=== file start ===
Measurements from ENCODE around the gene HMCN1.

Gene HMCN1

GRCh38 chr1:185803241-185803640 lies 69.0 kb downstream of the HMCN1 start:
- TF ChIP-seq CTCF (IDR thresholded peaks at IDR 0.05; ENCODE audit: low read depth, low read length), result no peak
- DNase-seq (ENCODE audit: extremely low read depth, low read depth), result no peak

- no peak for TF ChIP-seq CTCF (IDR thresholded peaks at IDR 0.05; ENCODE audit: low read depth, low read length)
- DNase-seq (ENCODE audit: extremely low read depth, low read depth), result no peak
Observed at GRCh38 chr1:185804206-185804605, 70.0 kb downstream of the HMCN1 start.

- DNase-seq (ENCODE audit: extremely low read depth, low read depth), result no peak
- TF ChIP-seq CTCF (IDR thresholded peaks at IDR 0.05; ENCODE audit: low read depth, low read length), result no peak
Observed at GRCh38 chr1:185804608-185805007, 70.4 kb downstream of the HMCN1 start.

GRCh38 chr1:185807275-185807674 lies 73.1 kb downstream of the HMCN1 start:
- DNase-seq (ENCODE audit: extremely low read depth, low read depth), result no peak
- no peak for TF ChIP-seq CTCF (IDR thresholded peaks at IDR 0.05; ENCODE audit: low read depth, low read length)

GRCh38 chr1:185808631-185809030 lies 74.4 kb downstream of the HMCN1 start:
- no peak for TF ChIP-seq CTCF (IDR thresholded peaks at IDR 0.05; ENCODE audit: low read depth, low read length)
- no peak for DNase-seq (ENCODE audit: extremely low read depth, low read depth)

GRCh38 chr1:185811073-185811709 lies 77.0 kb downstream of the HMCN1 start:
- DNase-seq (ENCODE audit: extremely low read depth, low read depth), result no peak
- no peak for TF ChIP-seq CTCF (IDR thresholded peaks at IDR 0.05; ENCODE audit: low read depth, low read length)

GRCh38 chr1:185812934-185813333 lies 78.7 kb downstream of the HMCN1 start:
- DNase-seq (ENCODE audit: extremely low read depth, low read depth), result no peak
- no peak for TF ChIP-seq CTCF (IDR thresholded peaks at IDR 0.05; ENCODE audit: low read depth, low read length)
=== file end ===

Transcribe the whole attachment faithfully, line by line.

Measurements from ENCODE around the gene HMCN1.

Gene HMCN1

GRCh38 chr1:185803241-185803640 lies 69.0 kb downstream of the HMCN1 start:
- TF ChIP-seq CTCF (IDR thresholded peaks at IDR 0.05; ENCODE audit: low read depth, low read length), result no peak
- DNase-seq (ENCODE audit: extremely low read depth, low read depth), result no peak

- no peak for TF ChIP-seq CTCF (IDR thresholded peaks at IDR 0.05; ENCODE audit: low read depth, low read length)
- DNase-seq (ENCODE audit: extremely low read depth, low read depth), result no peak
Observed at GRCh38 chr1:185804206-185804605, 70.0 kb downstream of the HMCN1 start.

- DNase-seq (ENCODE audit: extremely low read depth, low read depth), result no peak
- TF ChIP-seq CTCF (IDR thresholded peaks at IDR 0.05; ENCODE audit: low read depth, low read length), result no peak
Observed at GRCh38 chr1:185804608-185805007, 70.4 kb downstream of the HMCN1 start.

GRCh38 chr1:185807275-185807674 lies 73.1 kb downstream of the HMCN1 start:
- DNase-seq (ENCODE audit: extremely low read depth, low read depth), result no peak
- no peak for TF ChIP-seq CTCF (IDR thresholded peaks at IDR 0.05; ENCODE audit: low read depth, low read length)

GRCh38 chr1:185808631-185809030 lies 74.4 kb downstream of the HMCN1 start:
- no peak for TF ChIP-seq CTCF (IDR thresholded peaks at IDR 0.05; ENCODE audit: low read depth, low read length)
- no peak for DNase-seq (ENCODE audit: extremely low read depth, low read depth)

GRCh38 chr1:185811073-185811709 lies 77.0 kb downstream of the HMCN1 start:
- DNase-seq (ENCODE audit: extremely low read depth, low read depth), result no peak
- no peak for TF ChIP-seq CTCF (IDR thresholded peaks at IDR 0.05; ENCODE audit: low read depth, low read length)

GRCh38 chr1:185812934-185813333 lies 78.7 kb downstream of the HMCN1 start:
- DNase-seq (ENCODE audit: extremely low read depth, low read depth), result no peak
- no peak for TF ChIP-seq CTCF (IDR thresholded peaks at IDR 0.05; ENCODE audit: low read depth, low read length)